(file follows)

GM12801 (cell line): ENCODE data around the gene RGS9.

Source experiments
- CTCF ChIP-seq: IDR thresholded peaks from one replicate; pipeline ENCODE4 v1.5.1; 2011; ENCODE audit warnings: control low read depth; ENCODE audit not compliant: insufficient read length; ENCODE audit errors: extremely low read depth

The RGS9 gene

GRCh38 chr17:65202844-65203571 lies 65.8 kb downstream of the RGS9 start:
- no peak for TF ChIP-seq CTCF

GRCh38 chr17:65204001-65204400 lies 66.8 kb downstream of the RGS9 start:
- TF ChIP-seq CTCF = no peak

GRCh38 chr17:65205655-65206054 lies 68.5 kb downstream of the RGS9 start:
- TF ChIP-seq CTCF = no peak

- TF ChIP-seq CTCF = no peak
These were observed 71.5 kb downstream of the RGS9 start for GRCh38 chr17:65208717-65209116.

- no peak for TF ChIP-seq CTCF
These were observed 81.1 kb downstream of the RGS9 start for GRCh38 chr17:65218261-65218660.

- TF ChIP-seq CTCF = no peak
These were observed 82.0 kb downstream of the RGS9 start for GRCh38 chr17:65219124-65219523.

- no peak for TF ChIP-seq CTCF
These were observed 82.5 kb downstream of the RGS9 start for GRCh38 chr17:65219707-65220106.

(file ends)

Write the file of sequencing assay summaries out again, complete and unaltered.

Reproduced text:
GM12801 (cell line): ENCODE data around the gene RGS9.

Source experiments
- CTCF ChIP-seq: IDR thresholded peaks from one replicate; pipeline ENCODE4 v1.5.1; 2011; ENCODE audit warnings: control low read depth; ENCODE audit not compliant: insufficient read length; ENCODE audit errors: extremely low read depth

The RGS9 gene

GRCh38 chr17:65202844-65203571 lies 65.8 kb downstream of the RGS9 start:
- no peak for TF ChIP-seq CTCF

GRCh38 chr17:65204001-65204400 lies 66.8 kb downstream of the RGS9 start:
- TF ChIP-seq CTCF = no peak

GRCh38 chr17:65205655-65206054 lies 68.5 kb downstream of the RGS9 start:
- TF ChIP-seq CTCF = no peak

- TF ChIP-seq CTCF = no peak
These were observed 71.5 kb downstream of the RGS9 start for GRCh38 chr17:65208717-65209116.

- no peak for TF ChIP-seq CTCF
These were observed 81.1 kb downstream of the RGS9 start for GRCh38 chr17:65218261-65218660.

- TF ChIP-seq CTCF = no peak
These were observed 82.0 kb downstream of the RGS9 start for GRCh38 chr17:65219124-65219523.

- no peak for TF ChIP-seq CTCF
These were observed 82.5 kb downstream of the RGS9 start for GRCh38 chr17:65219707-65220106.